As a trainee teacher on placement and often for most NQT’s the number of behaviour strategies you have in your toolkit is crucial. To have a variety of techniques to use depending on the student or students you are dealing with, the situation and environment is key to the amount of teaching and learning that takes place in your environment. 

I remember in my NQT year my Head of Department told me that I would use “this much!” [imagine hands as wide as you can emphasizing “LOADS”] time in my first term or two reinforcing behaviour and expectations, and “this much!” [now imagine hands close together as if cupping a ball just larger than a tennis ball kind of size] of “actual teaching”. What was I letting myself in for? It certainly was a ‘challenging’ school in terms of behaviour that I was now part of as an NQT. I had to learn fast.

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Photo Credit: Teach4theheart.com

With the support of an experienced and fantastic department I made it through my NQT year [without too many tears!] and gathered a big bag of behaviour for learning strategies. There were still the lessons I was apprehensive about but as we know teenagers can be a funny bunch at times, they would always love to test your patience! I’m certainly not saying I had cracked it by the end of this year but the arm gestures of how much teaching and learning that had taken place was getting closer to the size of a beach ball!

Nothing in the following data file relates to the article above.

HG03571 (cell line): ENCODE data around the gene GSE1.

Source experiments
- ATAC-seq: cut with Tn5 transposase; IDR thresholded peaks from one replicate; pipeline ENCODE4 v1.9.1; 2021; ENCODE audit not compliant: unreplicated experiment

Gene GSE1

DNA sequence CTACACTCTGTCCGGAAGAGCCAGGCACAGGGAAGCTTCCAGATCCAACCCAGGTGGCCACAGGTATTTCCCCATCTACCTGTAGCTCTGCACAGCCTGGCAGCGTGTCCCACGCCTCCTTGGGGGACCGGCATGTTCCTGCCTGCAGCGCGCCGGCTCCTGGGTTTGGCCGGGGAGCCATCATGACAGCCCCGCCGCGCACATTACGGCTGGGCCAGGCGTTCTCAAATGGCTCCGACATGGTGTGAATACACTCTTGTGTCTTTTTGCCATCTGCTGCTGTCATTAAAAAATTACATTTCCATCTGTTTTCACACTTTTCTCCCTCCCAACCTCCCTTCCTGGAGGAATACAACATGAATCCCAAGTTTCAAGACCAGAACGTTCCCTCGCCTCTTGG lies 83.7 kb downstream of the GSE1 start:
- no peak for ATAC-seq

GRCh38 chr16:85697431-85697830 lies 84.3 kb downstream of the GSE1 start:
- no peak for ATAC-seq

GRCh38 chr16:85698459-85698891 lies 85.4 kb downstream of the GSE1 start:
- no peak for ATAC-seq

This week in our #15MinForum, Head of Secondary, Iain Sallis went through strategies and techniques, and suggested subtle changes for colleagues to embed in their classroom to create a sense of calmness, whilst increasing the learning opportunities and reducing levels of frustration for colleagues.

As an experienced practitioner you often use behaviour for learning strategies without even realizing what you are doing but the forum refreshed the language and acknowledgement of what we can do in situations that do arise. Bringing this to the forum has given less experienced colleagues information about the importance of routine, rules, relationships and rewards together with strategies to take away and trial in their own environments.

Behaviour for learning takes time to crack, even the most experienced of us are challenged at times. Habits, students and situations are ever-changing, so the best advice is to keep adding to your toolkit so there is something in there to grab hold of when you next need something to keep the teaching and learning “this much!” [gesture shows hands as wide as possible emphasizing “LOADS”!]

See Iain’s 15 min Forum BfL for further details. Credit to Bill Rogers.

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Featured Image: Credit to Infocars.xyz

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